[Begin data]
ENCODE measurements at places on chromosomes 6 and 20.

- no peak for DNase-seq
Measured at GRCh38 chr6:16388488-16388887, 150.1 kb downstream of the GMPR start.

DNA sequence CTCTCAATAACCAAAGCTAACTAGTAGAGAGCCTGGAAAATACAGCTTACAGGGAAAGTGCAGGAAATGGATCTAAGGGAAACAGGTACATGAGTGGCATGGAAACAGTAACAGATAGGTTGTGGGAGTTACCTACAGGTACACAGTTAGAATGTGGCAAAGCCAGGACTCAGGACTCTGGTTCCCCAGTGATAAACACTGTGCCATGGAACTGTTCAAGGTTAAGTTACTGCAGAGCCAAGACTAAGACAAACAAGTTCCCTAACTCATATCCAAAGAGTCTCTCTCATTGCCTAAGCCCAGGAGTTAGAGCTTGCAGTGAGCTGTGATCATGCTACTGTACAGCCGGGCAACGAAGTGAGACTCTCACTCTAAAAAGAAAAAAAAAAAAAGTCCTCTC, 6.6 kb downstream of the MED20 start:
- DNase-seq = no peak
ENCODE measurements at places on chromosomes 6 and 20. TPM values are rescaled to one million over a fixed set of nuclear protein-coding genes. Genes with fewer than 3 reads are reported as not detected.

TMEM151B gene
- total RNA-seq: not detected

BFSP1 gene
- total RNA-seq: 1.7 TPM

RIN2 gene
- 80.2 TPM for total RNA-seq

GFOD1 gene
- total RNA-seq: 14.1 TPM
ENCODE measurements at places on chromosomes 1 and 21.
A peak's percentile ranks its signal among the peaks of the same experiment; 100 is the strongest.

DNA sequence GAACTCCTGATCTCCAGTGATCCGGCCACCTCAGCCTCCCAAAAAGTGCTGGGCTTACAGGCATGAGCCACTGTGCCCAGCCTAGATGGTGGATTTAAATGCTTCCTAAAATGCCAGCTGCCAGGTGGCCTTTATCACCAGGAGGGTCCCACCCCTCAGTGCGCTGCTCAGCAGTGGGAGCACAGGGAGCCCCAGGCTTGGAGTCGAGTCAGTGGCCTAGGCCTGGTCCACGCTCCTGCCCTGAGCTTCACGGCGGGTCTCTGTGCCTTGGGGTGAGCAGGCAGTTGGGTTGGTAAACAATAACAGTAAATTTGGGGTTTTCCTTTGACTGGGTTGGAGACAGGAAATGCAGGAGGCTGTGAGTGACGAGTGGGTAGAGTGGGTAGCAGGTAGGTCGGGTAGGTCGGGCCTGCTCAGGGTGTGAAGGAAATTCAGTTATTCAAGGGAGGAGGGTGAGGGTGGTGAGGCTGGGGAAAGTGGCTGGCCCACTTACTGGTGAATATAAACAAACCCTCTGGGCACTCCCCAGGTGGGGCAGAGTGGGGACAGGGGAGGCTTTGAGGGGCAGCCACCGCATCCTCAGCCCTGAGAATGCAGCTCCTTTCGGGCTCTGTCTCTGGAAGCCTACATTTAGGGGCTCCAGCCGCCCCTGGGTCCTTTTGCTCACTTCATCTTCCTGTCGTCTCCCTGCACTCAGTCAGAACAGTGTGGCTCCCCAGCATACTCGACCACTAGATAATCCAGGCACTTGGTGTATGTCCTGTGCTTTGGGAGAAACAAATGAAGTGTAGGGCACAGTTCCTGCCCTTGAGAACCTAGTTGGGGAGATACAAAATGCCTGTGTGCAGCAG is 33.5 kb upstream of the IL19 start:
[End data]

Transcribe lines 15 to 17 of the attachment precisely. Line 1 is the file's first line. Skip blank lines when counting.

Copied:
ENCODE measurements at places on chromosomes 1 and 21.
A peak's percentile ranks its signal among the peaks of the same experiment; 100 is the strongest.

DNA sequence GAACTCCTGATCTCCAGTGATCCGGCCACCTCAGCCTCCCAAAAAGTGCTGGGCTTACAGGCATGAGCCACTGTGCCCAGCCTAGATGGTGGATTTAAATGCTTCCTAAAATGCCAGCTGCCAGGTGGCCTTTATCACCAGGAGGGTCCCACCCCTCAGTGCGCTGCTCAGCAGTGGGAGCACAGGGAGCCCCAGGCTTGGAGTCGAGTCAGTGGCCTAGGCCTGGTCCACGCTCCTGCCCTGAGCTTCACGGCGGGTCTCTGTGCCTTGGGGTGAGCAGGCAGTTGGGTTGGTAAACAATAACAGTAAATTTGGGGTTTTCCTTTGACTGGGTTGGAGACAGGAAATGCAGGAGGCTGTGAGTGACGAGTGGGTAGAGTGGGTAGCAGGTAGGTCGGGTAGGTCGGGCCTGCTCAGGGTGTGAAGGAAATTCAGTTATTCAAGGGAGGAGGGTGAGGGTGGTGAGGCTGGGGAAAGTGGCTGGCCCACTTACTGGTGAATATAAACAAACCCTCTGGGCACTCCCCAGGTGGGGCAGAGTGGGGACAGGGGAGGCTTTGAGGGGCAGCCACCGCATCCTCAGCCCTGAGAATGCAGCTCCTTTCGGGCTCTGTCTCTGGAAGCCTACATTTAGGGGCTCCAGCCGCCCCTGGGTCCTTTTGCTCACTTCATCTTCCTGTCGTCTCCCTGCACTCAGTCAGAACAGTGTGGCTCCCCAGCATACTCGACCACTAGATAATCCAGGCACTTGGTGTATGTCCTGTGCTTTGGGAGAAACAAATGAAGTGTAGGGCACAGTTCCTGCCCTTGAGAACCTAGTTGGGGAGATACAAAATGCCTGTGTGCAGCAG is 33.5 kb upstream of the IL19 start: